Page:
#6 Minimize Expenses
The first thing to do is find the cheapest gas you can. If you are a full-time driver, consider leasing a car with unlimited miles. Uber just offered me a Tesla lease with unlimited miles. I drove over 300,000 miles in my Toyota Prius with unlimited miles.
This strategy saved me a lot of money because it covered the car, insurance, and regular tune-ups.
Looking to save money at the pump? Here are the best gas apps to help you save more in 2023: 8 BEST Gas Apps That Will Save You Money At The Pump In 2023
#7- Drive When Others Don’t
This has been one of my best strategies. Late nights have high demand, and let’s face it; most drivers don’t want to deal with drunk passengers. Those drivers work late nights and make some good money.
I like to drive starting at 4 AM, and few drivers are on the road. I am immediately busy, stay busy, and drive many folks to work and the airport. The more you drive with a passenger in your car, the more money you make. If you are the only driver working, you will stay busy.
#8 – Smile
Smiling sounds so easy, but it is not. We drivers get tired. I start to feel it after 6 hours. My energy falls, and I can get a bit snippy. The smile, like the cleanliness of your car, makes a positive first impression. Flash those teeth to get your rides moving in the right direction.
#9 – Learn To Listen
This has been one of my biggest lessons. Each passenger is an opportunity to practice my ability to listen, be compassionate, and be empathetic. There are not enough of those qualities in the world. It is a gift you can give to each passenger.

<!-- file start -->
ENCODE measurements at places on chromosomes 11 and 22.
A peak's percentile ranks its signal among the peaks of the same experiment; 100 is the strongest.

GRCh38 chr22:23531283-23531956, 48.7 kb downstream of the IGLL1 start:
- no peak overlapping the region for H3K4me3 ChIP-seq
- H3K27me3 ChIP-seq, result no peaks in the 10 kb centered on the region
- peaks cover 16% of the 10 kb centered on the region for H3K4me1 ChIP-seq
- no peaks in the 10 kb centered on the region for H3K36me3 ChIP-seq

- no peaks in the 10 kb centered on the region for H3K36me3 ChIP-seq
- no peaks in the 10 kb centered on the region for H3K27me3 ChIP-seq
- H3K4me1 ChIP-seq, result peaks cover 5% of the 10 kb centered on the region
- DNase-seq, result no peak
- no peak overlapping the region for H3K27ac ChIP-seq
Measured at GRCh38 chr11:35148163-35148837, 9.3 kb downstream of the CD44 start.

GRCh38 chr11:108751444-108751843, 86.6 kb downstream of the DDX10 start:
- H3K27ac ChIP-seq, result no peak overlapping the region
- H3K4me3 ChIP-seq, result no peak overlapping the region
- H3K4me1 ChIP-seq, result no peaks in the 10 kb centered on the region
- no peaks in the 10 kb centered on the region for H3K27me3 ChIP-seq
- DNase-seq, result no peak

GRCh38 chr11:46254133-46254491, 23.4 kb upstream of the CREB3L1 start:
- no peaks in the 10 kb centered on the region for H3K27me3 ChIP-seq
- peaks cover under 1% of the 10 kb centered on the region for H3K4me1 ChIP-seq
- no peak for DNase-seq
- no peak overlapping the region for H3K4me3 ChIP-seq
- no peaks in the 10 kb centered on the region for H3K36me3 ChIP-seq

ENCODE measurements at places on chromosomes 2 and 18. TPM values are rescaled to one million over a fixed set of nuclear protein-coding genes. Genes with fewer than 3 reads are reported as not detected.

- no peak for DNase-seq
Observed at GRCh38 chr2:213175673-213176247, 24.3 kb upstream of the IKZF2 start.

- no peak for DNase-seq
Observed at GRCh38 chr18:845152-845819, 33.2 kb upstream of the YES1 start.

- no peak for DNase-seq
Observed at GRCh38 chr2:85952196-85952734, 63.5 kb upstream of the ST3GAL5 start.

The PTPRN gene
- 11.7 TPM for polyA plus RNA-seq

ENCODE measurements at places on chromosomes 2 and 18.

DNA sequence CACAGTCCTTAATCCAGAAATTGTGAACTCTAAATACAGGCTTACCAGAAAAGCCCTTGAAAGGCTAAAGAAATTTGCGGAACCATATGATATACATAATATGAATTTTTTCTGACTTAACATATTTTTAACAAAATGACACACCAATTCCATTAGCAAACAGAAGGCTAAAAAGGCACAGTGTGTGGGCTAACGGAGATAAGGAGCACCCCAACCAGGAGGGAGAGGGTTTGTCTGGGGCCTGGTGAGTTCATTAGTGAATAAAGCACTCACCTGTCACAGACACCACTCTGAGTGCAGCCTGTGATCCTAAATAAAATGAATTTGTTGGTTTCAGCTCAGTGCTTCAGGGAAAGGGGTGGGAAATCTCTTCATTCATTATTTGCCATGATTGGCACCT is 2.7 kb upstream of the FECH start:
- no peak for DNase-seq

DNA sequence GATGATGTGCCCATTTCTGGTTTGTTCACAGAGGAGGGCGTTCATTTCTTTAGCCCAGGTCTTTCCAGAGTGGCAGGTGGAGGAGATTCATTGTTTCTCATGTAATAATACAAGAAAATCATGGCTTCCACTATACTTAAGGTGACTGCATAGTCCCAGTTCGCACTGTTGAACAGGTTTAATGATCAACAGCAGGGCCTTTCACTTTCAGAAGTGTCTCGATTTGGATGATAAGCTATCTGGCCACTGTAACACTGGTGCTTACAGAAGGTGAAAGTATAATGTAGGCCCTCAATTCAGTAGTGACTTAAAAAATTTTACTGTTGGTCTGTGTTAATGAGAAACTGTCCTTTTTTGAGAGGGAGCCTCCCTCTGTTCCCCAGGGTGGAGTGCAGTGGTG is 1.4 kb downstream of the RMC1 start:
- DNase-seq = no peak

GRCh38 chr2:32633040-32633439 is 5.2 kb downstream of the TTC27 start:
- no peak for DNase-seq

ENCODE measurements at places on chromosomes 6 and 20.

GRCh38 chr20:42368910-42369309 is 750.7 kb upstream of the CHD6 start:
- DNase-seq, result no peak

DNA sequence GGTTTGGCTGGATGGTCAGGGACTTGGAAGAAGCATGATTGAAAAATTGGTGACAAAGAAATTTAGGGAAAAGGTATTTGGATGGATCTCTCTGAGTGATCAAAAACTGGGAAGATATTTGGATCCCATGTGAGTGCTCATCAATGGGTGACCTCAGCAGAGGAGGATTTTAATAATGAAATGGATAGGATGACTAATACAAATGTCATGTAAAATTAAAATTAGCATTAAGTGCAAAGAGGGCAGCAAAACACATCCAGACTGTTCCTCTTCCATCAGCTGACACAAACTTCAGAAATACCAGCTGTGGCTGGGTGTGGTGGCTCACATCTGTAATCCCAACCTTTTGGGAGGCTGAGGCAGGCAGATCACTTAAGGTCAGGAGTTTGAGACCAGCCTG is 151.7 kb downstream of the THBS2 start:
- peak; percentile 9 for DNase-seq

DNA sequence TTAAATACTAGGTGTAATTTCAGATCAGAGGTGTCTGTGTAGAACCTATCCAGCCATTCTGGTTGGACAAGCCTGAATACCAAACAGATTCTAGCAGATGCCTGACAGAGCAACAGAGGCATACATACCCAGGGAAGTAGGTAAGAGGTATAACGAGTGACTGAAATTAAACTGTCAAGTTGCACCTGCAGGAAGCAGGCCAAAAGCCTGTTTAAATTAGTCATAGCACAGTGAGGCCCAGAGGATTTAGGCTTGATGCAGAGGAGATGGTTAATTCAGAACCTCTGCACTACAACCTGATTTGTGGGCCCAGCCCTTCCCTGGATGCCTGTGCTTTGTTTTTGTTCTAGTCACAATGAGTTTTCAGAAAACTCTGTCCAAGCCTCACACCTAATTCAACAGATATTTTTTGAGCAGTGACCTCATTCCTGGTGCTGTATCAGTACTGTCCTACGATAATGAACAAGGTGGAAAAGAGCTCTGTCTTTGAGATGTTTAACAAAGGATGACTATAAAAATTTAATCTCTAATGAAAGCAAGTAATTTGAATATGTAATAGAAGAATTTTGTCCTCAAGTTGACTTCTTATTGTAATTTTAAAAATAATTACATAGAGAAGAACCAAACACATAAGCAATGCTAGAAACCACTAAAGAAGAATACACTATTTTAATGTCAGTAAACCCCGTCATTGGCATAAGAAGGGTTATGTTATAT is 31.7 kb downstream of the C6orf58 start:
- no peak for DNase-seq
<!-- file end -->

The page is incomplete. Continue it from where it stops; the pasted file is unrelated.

To put it bluntly, no one cares what I have to say. They care about what they have to say and appreciate someone who listens and acknowledges their words, emotions, and feelings.
#10 – Learn To Shut Up
Yes, this is the same as #9. But it is so important I wanted to state it again.
#11. Don’t Talk About Politics
Don’t open that door. I made that mistake a few times, and I had to listen to rants from both the right and the left. People feel strongly about political issues. It won’t help you in any way to discuss politics.
#12- Don’t Talk About Religion
I still remember how one young man tried to convert me to his religion, invited me to a meeting he was attending, and left my car very upset when I declined. Steer clear of any discussions of religion.
#13- Don’t Talk About Anything Of A Sexual Nature
I never bring up this topic. I have had passengers bring it up. I listen and nod. I don’t engage. One guy recently talked to me about an orgy he was attending. He wanted to know if I was into that sort of thing.